From Hootie to G-funk: The Top 25 Songs of 1994


I was six-years-old in 1994, but that didn’t stop me from drinking up every ounce of pop culture juice I could get my hands on. The M in MTV still mattered and the loss of Cobain meant that the industry had to embrace a cornucopia of musical styles while discovering whether or not there really was life after grunge.

Sure, there are plenty of cultural touchstones etched in my memory between 1990 and 1993, but ’94 was the year where everything came together. Once cassette copies of both “Dookie” and “The Blue Album” came into my possession, the possibilities were endless.

25 years later, the sounds from those 12 months still resonate as deeply as any I’ve experienced in my lifetime, and, judging from the amount of online discussion on the topic, I know I’m not the only one for whom 1994 was a watershed moment.

What follows is a list of 25 songs that I consider to be standouts from a year where even the omissions are worthy of repeat status. If you haven’t heard these in a while, well, you’re welcome for giving you even more ammunition for your 2019 summer playlist.

Tori Amos – “Cornflake Girl” – No one straddled a piano bench quite like Amos in her prime. She was seductive, playful, and wickedly intelligent without ever conforming to the industry’s idea of what a female artist should be. Her vision throughout “Under the Pink” is flawless, but, if you’re new to her work, “Cornflake Girl” is a great place to start.

Soundgarden – “The Day I Tried to Live” – I awoke the morning of May 18, 2017 with every intention of heading to Columbus, OH to see Soundgarden headline the opening night of Rock on the Range, but, instead, my excitement turned to shock as news of Chris Cornell’s suicide began to filter in. He was every bit as significant to the decade as Cobain and hearing him wail on a tune about being closed off to the act of socializing with other people never fails to speak to me as an introvert.

Warren G and Nate Dogg – “Regulate” – It doesn’t matter who you are or where you come from. When we hear the chilled back-and-forth between Warren and Nate set atop an ingenious sampling of Michael McDonald’s “I Keep Forgettin’ (Every Time You’re Near),” we all want to hit the east side of the L.B.C.

Hootie and the Blowfish – “Let Her Cry” – Hating on Hootie became commonplace for critics following the release of the band’s second LP in 1996, but their debut remains a solid contribution to the era. Darius Rucker’s superb vocal on “Let Her Cry” hits its target every time.

Pearl Jam – “Spin the Black Circle” – They embraced their inner punks on this rager from “Vitalogy” and its inclusion on the 2004 Greatest Hits album solidified its legacy.

Hole – “Violet” – You probably have an opinion of Courtney Love that has absolutely nothing to do with her music, but don’t let the tabloids fool you. When she was on, she was on with an intensity that few others could match.

Weezer – “Say It Ain’t So” – Weezer’s output since 2000 has been hit-or-miss for me, so revisiting the rawness of “The Blue Album” is necessary for remembering just how great they can be.

Beastie Boys – “Sure Shot” – The verse “I want to say a little something that’s long overdue The disrespect to women has got to be through To all the mothers and the sisters and the wives and friends I want to offer my love and respect to the end” was both an apology for their past misogyny and a memo to the rest of the hip hop community that enough was enough.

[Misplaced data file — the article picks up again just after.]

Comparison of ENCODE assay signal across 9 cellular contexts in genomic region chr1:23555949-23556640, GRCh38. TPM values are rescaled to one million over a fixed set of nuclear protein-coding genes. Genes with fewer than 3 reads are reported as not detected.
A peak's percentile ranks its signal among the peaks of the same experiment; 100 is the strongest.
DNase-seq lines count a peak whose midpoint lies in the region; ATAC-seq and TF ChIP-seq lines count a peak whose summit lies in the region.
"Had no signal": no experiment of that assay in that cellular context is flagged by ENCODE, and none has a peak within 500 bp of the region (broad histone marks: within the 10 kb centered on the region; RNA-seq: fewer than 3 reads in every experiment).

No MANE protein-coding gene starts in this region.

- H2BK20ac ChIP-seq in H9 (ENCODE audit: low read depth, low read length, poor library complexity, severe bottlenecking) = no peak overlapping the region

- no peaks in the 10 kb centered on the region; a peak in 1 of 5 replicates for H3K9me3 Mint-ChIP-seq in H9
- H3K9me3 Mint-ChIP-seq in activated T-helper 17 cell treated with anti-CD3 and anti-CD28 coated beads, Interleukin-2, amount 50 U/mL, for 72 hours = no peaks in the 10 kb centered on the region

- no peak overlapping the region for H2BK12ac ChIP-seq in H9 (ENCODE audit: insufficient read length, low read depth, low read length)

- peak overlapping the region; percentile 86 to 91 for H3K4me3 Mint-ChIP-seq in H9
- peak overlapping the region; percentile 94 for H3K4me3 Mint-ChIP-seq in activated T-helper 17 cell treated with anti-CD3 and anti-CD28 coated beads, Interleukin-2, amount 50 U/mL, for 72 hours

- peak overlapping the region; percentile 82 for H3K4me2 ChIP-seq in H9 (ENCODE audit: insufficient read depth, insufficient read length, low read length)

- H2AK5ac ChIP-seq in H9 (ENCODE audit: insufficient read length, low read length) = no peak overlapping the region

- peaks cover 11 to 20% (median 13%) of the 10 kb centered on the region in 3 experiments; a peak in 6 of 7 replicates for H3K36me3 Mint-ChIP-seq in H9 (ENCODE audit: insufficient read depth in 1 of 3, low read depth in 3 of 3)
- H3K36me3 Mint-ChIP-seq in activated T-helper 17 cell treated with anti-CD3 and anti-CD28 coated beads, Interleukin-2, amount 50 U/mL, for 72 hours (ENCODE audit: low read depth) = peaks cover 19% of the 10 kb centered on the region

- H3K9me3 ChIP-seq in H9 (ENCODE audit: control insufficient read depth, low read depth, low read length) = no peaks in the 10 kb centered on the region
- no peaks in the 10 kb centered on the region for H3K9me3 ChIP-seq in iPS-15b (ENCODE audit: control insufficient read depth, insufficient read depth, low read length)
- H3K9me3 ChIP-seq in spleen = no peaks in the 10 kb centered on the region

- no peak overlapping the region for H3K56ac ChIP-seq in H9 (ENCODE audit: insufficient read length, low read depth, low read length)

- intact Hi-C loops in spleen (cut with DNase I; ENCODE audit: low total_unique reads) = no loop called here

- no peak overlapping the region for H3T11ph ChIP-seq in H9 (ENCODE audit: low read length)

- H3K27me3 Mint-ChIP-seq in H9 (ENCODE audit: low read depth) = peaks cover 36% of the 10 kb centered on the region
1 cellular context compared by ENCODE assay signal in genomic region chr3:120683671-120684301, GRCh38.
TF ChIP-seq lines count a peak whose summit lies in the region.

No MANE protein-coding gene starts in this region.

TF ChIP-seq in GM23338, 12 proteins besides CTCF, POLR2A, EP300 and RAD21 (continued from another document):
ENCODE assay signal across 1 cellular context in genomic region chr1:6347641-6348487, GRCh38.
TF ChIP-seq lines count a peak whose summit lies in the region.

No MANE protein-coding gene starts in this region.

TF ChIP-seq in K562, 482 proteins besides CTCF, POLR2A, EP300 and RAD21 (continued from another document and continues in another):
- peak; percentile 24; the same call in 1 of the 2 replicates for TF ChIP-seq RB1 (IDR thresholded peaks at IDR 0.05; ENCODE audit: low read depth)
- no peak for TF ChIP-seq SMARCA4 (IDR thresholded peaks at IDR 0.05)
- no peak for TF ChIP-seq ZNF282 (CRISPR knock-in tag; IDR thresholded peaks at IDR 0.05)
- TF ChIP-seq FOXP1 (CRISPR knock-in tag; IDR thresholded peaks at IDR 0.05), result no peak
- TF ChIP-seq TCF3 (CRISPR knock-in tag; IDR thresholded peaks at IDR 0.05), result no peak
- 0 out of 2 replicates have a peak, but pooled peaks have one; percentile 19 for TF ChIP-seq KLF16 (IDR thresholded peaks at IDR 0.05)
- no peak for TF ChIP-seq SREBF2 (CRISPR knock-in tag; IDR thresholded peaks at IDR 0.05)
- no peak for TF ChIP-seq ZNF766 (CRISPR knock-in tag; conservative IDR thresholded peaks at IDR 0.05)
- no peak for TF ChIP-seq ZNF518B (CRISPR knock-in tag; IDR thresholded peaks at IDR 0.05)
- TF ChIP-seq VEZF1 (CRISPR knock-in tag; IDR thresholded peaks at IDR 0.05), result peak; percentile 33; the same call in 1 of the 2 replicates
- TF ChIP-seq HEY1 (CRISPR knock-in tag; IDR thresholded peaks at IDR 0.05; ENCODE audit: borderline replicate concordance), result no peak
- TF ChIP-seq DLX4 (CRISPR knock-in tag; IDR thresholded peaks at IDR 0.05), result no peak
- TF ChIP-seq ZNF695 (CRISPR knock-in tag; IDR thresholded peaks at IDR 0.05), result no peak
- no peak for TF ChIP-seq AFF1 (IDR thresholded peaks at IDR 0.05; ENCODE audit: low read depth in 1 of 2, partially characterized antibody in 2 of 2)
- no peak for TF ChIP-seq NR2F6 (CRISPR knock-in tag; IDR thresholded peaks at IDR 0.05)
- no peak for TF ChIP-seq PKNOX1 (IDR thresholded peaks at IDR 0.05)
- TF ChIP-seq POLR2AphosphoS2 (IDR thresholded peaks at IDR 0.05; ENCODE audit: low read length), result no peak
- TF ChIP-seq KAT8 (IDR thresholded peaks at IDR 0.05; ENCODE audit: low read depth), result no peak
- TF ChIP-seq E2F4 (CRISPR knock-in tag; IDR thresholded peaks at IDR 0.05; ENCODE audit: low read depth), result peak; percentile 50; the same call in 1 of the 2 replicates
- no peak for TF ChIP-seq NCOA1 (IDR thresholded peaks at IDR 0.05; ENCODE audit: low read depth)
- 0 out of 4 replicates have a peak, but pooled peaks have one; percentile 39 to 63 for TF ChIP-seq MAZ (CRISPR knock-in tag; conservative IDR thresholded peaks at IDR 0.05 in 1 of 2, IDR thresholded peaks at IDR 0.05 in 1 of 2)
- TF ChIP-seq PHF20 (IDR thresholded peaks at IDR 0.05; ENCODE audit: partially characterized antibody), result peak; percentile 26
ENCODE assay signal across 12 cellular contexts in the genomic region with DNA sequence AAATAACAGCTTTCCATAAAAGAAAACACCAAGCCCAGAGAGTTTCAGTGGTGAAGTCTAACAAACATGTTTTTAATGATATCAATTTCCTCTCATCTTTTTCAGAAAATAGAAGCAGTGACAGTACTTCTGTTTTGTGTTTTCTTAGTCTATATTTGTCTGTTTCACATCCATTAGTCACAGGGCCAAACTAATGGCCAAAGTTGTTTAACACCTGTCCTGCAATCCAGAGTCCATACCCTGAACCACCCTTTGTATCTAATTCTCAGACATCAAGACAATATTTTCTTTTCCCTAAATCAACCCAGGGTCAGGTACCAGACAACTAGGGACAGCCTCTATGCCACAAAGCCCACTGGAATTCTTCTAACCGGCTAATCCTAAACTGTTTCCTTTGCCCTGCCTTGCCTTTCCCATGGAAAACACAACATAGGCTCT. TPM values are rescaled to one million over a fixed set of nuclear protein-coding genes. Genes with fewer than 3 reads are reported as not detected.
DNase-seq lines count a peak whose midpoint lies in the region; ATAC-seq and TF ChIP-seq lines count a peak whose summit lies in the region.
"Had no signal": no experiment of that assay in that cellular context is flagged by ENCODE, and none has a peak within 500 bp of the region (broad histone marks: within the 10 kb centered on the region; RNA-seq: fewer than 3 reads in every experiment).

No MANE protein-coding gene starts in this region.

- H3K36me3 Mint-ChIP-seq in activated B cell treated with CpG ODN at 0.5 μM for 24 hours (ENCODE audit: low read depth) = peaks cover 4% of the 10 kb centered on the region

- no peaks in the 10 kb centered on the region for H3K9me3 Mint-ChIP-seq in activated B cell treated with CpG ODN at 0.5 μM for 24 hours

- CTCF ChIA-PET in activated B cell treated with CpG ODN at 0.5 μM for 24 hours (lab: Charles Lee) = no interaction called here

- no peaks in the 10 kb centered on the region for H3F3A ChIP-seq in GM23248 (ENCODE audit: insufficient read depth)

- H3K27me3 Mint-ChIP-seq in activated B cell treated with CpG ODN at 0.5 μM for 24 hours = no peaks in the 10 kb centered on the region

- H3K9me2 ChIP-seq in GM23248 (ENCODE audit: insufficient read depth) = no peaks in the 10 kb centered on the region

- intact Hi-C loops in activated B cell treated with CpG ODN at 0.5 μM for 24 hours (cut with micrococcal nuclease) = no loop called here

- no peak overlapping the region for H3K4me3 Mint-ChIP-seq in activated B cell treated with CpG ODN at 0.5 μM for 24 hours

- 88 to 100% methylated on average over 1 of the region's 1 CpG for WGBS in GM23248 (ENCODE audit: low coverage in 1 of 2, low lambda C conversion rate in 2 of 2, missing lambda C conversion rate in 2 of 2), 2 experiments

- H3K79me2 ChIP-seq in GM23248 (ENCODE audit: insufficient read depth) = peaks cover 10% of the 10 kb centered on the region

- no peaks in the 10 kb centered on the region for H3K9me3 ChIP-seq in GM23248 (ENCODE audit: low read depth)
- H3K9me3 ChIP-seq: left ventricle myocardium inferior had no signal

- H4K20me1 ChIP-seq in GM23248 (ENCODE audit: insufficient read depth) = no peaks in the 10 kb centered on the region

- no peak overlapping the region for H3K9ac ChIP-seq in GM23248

Barenaked Ladies – “Jane” – 1998’s “One Week” was the best and worst thing that ever happened to this band, because it became their only No. 1 single in America while simultaneously misleading people into thinking that all of their music sounds that way.

R.E.M. – “What’s the Frequency, Kenneth?” – Here was the Athens-formed quartet proving that they were still full-on rock stars.

Oasis – “Live Forever” – It was an anthem of optimism at a time when the Seattle scene was churning out everything but.

Megadeth – “A Tout Le Monde” – As close to a ballad as Dave Mustaine gets and it’s beautifully rendered.

Corrosion of Conformity – “Albatross” – Sabbath-esque sludge metal for the next generation.

Stone Temple Pilots –  “Silvergun Superman” – “Purple” was littered with hits, but this was the unsung highlight of STP’s sophomore release.

Alice in Chains – “Don’t Follow” – This might be my favorite AIC tune of them all.

Green Day – “When I Come Around” – I prefer the snotty realism of 1995’s “Insomniac,” but I’d be remiss not to acknowledge the impact this song had on me at the time.

Jeff Buckley – “Hallelujah” – Buckley is the reason why everyone else started covering “Hallelujah.”

Sophie B. Hawkins – “Right Beside You” – She followed up on the strength of 1992’s “Tongues and Tails” with ease.

Urge Overkill – “Girl, You’ll Be a Woman Soon” – This cover of Neil Diamond was made even more iconic when Uma Thurman sashayed across her living room in “Pulp Fiction.”

Lisa Loeb and Nine Stories – “Stay (I Missed You)” – Loeb’s vulnerability is infectious.

Beck – “Loser” – Nonsensical yet eternal.

Nas – “Life’s a Bitch” – Some of his most lyrically complex verses were born here.

Portishead – “Glory Box” – Was there a more affecting vocal presence in the ’90s than Beth Gibbons?

Veruca Salt – “Seether” – They don’t get nearly enough credit.

Live – “I Alone” – Ed Kowalczyk proved that alt-rock spirituality could bring with it commercial accessibility.























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